March is National Nutrition Month, when the Academy of Nutrition and Dietetics reminds everyone to return to the basics of healthy eating. It is also the time of year when the Academy celebrates expertise of registered dietitian nutritionists as the food and nutrition experts.
It's estimated that 86 million Americans have prediabetes — a condition that raises the risk for developing Type 2 diabetes, heart disease and stroke.
Also referred to as impaired fasting glucose or impaired glucose tolerance, prediabetes occurs when your blood glucose (blood sugar) levels are higher than the normal range but not high enough to be diagnosed with Type 2 diabetes.
If left untreated, 15 to 30 percent of people diagnosed with prediabetes will develop Type 2 diabetes within five years. Fortunately, changes in lifestyle — such as managing food choices, losing weight and increasing physical activity — can help return blood glucose levels to normal.
What Are the Risk Factors?
A direct cause for prediabetes has not been determined, but excess body fat, especially in the abdomen, and inactivity are two key factors. There are few symptoms associated with the onset of prediabetes.
You are at higher risk if:
- You are 45 years old or older and overweight; or
- You are younger than 45 years old but overweight with a history of inactivity, high cholesterol, high blood pressure, or have a family member with diabetes.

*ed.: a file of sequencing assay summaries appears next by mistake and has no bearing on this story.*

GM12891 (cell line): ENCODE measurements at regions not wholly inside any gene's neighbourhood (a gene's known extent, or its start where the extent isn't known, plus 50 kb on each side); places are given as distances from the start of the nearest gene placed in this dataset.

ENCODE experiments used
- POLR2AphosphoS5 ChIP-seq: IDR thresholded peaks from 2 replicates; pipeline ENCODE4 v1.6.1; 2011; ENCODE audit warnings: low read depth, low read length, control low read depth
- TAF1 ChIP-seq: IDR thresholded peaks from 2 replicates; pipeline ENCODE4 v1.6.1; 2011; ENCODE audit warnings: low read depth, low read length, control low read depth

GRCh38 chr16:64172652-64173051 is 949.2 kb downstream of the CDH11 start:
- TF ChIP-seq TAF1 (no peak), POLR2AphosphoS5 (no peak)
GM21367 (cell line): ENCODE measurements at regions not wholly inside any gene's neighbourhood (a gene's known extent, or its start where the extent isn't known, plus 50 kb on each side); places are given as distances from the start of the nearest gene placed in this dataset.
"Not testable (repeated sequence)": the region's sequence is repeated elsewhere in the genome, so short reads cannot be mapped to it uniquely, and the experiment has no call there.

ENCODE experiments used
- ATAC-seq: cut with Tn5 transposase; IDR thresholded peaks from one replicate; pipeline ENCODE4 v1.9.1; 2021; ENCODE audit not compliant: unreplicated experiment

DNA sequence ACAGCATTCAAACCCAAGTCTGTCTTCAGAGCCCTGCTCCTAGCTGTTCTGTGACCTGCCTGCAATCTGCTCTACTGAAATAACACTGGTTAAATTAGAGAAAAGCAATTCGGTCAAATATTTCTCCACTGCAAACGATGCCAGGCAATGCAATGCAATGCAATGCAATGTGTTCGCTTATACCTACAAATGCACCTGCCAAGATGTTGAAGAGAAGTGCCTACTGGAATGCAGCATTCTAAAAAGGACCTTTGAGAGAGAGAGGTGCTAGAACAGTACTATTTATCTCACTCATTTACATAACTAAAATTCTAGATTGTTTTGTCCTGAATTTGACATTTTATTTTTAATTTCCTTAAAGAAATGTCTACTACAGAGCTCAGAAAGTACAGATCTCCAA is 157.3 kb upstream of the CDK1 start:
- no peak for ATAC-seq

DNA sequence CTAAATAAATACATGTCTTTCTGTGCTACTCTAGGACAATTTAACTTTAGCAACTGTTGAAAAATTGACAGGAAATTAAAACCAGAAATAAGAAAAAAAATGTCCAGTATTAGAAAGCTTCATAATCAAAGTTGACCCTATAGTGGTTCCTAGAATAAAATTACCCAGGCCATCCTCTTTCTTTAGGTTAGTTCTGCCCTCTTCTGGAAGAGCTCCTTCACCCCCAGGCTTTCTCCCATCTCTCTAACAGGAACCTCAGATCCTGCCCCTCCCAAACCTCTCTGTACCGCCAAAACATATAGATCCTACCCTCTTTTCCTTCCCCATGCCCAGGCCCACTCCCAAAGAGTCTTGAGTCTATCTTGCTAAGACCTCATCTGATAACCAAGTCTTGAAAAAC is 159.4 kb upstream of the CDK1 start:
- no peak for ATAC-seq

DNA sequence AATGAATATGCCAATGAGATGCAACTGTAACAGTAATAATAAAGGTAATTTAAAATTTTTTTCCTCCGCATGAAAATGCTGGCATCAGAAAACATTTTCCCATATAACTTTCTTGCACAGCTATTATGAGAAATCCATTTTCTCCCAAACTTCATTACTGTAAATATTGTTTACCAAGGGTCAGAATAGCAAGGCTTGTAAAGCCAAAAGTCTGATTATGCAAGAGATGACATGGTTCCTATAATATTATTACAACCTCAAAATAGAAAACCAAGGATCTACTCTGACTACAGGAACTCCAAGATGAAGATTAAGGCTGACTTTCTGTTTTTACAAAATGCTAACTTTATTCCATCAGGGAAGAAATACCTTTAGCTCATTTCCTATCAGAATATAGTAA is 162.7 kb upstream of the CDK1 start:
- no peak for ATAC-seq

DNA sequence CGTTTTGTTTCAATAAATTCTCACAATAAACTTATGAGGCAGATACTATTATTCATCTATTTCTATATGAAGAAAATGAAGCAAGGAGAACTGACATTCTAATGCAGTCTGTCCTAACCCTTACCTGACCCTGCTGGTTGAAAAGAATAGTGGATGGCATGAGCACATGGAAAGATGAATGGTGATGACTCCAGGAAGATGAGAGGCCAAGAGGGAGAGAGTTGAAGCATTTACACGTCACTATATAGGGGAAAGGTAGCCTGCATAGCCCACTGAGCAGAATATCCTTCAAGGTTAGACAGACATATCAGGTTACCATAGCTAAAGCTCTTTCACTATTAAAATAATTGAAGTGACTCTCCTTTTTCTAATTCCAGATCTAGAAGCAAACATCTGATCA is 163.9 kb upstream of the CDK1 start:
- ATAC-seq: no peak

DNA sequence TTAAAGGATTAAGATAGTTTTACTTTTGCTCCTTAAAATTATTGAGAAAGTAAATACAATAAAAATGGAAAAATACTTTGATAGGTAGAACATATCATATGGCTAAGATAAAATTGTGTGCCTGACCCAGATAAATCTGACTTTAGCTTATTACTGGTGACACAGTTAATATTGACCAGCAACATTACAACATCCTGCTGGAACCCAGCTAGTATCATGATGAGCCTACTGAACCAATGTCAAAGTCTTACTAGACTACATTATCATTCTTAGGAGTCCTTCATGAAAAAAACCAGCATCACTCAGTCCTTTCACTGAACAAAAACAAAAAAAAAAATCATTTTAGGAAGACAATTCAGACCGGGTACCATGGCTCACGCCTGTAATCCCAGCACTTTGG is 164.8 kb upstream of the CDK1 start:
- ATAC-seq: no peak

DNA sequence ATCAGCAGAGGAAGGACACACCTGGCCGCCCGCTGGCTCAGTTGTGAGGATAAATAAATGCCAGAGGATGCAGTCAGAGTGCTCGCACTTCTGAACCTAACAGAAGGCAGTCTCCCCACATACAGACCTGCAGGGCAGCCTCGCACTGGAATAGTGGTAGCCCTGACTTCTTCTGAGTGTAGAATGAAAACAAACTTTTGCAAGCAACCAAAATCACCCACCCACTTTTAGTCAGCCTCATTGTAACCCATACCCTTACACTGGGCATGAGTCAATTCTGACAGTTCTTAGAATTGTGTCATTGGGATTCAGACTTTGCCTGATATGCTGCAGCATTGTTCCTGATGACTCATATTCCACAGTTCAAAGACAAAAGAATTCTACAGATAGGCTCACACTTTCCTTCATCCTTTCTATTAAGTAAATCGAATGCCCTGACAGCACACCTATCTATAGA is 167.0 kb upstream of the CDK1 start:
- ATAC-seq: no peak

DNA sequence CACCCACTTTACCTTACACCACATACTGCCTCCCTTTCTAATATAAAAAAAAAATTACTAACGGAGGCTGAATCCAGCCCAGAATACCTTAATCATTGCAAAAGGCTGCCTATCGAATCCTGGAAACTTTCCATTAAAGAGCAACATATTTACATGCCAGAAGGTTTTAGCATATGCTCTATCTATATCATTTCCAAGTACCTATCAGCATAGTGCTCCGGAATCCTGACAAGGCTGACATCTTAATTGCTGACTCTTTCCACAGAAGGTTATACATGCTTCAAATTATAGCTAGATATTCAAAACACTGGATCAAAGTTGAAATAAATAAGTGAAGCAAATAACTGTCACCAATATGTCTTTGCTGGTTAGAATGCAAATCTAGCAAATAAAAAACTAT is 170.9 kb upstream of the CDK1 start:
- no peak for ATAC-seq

What Does a Diagnosis Mean?
With prediabetes, your body may be producing less insulin, your insulin sensitivity may be decreasing, or a combination of both. Insulin regulates the level of blood glucose helping your body turn carbohydrates into energy. Having high blood glucose puts you at risk for developing some long-term effects associated with diabetes such as blindness, damage to nerves and kidneys, and circulatory system problems.
Studies have identified two effective strategies, to help manage prediabetes.
- Reduce your body weight by 7 percent. That’s about 15 pounds if you weigh 200 pounds. A 7 percent weight loss may not put you at your goal weight but it is a step in the right direction toward managing your blood glucose levels and increasing your sensitivity to insulin.
- Get at least 150 minutes of exercise a week. A great way to get started is by walking. Aim for 30 minutes of brisk walking five times a week.
A Healthy Meal Plan
Following a balanced diet and eating meals at consistent times can help with weight loss and blood glucose control. Glucose comes primarily from the foods that we eat, specifically carbohydrates — and it’s not just sweets. While all carbohydrate-containing foods affect your blood glucose levels, they also play an important role in your overall health by providing energy for your daily activities.
When putting together a meal plan, include a variety of the following foods:
- Grains – whole-grain pasta, breads and cereals, and brown rice
- Vegetables – spinach, romaine, tomatoes and other colorful vegetables
- Protein – lean meat, chicken, fish, lentils and beans
- Dairy – low-fat or fat-free yogurt, low-fat or fat-free milk, and low-fat cheese
- Fats – avocado, walnuts, olive oil
A registered dietitian nutritionist can help you create a customized plan that takes into consideration your food preferences, age, sex, activity level and medical diagnoses.